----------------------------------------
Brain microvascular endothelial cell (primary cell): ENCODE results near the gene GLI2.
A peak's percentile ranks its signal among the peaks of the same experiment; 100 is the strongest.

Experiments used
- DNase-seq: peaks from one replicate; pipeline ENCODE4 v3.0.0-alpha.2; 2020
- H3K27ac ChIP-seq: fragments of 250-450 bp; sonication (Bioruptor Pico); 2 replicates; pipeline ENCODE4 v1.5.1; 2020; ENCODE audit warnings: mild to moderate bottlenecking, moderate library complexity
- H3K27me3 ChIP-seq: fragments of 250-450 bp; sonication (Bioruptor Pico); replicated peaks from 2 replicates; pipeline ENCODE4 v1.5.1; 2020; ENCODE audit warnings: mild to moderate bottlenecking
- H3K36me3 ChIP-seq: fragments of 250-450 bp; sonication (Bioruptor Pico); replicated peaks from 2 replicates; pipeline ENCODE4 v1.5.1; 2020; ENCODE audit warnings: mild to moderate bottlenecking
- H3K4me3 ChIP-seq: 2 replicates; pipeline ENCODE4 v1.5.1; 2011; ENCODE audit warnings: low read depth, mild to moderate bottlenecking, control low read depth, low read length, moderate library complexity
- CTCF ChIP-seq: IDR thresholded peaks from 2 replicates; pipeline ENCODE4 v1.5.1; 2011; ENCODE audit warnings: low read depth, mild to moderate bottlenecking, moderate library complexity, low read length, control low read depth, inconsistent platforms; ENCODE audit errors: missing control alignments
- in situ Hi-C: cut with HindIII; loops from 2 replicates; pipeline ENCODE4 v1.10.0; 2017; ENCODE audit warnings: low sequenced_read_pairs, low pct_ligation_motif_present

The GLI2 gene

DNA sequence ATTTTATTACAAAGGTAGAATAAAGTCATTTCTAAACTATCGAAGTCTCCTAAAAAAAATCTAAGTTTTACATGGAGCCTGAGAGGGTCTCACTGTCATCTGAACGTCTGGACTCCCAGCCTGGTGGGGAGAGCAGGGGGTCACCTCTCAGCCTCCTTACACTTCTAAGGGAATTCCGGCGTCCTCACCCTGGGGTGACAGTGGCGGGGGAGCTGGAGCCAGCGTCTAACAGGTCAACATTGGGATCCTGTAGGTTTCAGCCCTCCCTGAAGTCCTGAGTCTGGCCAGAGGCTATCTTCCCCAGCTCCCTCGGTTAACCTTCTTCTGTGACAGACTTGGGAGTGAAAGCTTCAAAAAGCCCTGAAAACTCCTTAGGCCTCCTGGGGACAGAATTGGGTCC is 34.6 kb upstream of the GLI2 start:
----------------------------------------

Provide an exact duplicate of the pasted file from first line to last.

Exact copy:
Brain microvascular endothelial cell (primary cell): ENCODE results near the gene GLI2.
A peak's percentile ranks its signal among the peaks of the same experiment; 100 is the strongest.

Experiments used
- DNase-seq: peaks from one replicate; pipeline ENCODE4 v3.0.0-alpha.2; 2020
- H3K27ac ChIP-seq: fragments of 250-450 bp; sonication (Bioruptor Pico); 2 replicates; pipeline ENCODE4 v1.5.1; 2020; ENCODE audit warnings: mild to moderate bottlenecking, moderate library complexity
- H3K27me3 ChIP-seq: fragments of 250-450 bp; sonication (Bioruptor Pico); replicated peaks from 2 replicates; pipeline ENCODE4 v1.5.1; 2020; ENCODE audit warnings: mild to moderate bottlenecking
- H3K36me3 ChIP-seq: fragments of 250-450 bp; sonication (Bioruptor Pico); replicated peaks from 2 replicates; pipeline ENCODE4 v1.5.1; 2020; ENCODE audit warnings: mild to moderate bottlenecking
- H3K4me3 ChIP-seq: 2 replicates; pipeline ENCODE4 v1.5.1; 2011; ENCODE audit warnings: low read depth, mild to moderate bottlenecking, control low read depth, low read length, moderate library complexity
- CTCF ChIP-seq: IDR thresholded peaks from 2 replicates; pipeline ENCODE4 v1.5.1; 2011; ENCODE audit warnings: low read depth, mild to moderate bottlenecking, moderate library complexity, low read length, control low read depth, inconsistent platforms; ENCODE audit errors: missing control alignments
- in situ Hi-C: cut with HindIII; loops from 2 replicates; pipeline ENCODE4 v1.10.0; 2017; ENCODE audit warnings: low sequenced_read_pairs, low pct_ligation_motif_present

The GLI2 gene

DNA sequence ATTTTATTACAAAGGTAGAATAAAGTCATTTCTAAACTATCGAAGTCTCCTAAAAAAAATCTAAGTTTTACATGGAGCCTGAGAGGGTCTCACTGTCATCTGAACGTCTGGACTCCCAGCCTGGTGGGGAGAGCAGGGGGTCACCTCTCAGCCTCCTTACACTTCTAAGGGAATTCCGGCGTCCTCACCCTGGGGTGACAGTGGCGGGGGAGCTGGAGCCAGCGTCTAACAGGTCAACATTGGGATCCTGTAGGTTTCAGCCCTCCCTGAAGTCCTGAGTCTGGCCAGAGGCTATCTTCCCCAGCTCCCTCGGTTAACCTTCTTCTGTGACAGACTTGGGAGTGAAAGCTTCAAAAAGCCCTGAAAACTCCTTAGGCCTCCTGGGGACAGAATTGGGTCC is 34.6 kb upstream of the GLI2 start: